That's the point! Someone's sexual orientation should have no bearing upon their acceptance in any other facet of their lives; yet for decades, LGBTi people have suffered discrimination and mockery in the sporting world... Football possibly moreso than any other, what with the fanbase's predeliction towards offensive chants and songs whilst watching a match.
So by highlighting successes in sport by LGBTi competitors, we show the ignorance and stupidity of those who believe that having any sexual identity other than "straight" is somehow wrong, or gives a disadvantage in any way other than having to suffer the jibes of the chronically moronic.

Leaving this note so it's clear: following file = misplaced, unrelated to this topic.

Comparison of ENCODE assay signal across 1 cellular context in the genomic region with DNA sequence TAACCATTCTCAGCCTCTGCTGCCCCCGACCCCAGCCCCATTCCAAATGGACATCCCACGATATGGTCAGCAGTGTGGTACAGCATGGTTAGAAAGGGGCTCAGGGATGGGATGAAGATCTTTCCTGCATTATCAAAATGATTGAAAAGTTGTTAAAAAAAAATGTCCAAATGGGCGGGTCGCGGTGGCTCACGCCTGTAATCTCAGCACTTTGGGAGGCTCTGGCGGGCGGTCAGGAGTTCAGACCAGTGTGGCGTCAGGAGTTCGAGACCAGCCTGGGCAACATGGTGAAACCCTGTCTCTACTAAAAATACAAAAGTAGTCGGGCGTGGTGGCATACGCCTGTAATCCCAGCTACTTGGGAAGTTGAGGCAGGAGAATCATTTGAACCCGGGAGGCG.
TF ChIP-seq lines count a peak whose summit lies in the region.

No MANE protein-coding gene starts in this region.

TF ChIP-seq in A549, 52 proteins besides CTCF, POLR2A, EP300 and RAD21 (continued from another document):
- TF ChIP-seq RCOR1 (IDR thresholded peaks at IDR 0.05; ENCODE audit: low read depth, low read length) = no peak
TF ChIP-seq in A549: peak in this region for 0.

Comment by Darren posted on
I really wish people wouldn't use the word "openly" when describing someone who is gay. I don't refer to "openly straight". Maybe I should.
Comment by Steve posted on
The performances of athletes from all nations at both Olympics and Paralympics were fantastic, as was the thrill of competition. But I think Sue is rather glossing over the controversial issue of transgender/intersex athletes with high testosterone levels being allowed to compete in what is supposed to be a "closed" competition. To be blunt a lot of female competitors are not happy with the ruling and I can understand their concerns: if they took testosterone injections to put themselves on a level playing field they would be banned for doping!
Comment by Miri posted on